Early Tuesday, on the morning of a high-profile Monet sale at Sotheby’s, three colorful digital displays were found in front of the famous NY auction house. While there are several clues as to what this stunt might mean, they don’t seem to lead anywhere conclusive. This has left many online scratching their heads.
Monet’s painting just sold for $50 million. Here’s why.
It seems clear why Deafeye Fine Art chose to premier the “Crypto Lilies” when they did: Claude Monet’s Coin Le Bassin aux Nymphéas (1918) was just auctioned for the first time in 25 years. Often considered the father of Impressionism, Monet was known for his abstract and vibrant depictions of sublime natural settings.
Coin Le Bassin aux Nymphéas is a prime example of the artist’s signature style. The work is a lush depiction of the artist’s lily pond that is bursting with a strange and singular beauty. It is part of the artist’s much beloved “Water Lilies” series, and as such, drew a higher than expected price at auction: though the work was estimated to sell for $40 million, its actual sale price was over $50m.
New photos show digital artworks on display in front of Sotheby’s.
Three screens in total were found, each bearing a unique digital rendition of Monet’s Coin Le Bassin aux Nymphéas. The works are done in a kind of minimalist, layered color style, each with its own color scheme. Each image is digitally framed in classical gallery style frames of red, green, or blue, with flames of the same hue filling the background.
The top of each image gives us our clearest and – at first glance – most promising clue: the words “Crypto Lilies” and “Deafeye Fine Art” appear in classic rock style font. We can assume “Crypto Lilies” to be a title for the series of works – clearly a play on Monet’s “Water Lilies” – leaving “Deafeye Fine Art” to refer to the artist or group that created them. However, the rabbit hole doesn’t end there.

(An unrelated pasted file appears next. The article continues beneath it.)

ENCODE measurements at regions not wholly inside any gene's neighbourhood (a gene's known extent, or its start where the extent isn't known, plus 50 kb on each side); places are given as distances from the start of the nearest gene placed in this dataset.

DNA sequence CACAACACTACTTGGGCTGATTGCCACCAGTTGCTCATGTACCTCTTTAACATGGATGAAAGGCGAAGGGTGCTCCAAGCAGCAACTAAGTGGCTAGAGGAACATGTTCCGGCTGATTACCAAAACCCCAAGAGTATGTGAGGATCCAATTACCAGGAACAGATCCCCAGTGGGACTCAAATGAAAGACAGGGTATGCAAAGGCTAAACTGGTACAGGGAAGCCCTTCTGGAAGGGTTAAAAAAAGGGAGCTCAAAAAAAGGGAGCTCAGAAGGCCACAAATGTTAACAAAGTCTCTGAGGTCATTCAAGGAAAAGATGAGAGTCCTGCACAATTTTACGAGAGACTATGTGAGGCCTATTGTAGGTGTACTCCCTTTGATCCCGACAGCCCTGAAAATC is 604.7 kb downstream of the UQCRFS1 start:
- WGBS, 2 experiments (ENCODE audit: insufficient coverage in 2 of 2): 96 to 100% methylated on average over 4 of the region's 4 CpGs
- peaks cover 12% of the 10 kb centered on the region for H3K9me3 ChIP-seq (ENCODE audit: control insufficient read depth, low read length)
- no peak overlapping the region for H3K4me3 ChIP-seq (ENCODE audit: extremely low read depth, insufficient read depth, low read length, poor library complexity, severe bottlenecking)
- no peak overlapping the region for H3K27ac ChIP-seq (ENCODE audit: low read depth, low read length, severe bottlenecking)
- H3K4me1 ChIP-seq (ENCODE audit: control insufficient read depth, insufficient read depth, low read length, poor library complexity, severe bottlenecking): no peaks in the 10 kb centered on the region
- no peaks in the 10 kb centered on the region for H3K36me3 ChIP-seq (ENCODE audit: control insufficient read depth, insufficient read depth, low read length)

Are the Crypto Lilies an art stunt, or timely advertising?
Yesterday’s discovery was a puzzling one. No one seems to know who’s behind the Crypto Lilies, who Deafeye Fine Art might be, or their intent behind the works.
With the timely presentation and conspicuous titling of the Crypto Lilies, one’s mind may jump to some form of advertising – but there’s a problem with that theory: there doesn’t seem to be any detectable trace of “Crypto Lilies” or “Deafeye Fine Art” anywhere online. If they want people to buy something, they sure aren’t giving any clues as to what or where.
Where will Deafeye Fine Art strike next?
With very little to take us further in the search for Deafeye Fine Art, we may have to wait for the artist(s) to reveal themselves before we know anything for sure. With such a high-profile display, it seems unlikely that this is the last we’ll see of Deafeye Fine Art. Whatever their intentions or aims, it will be interesting to see what kind of crazy story they generate next.
Check out the results of the Coin Le Bassin aux Nymphéas auction at Sothebys.com.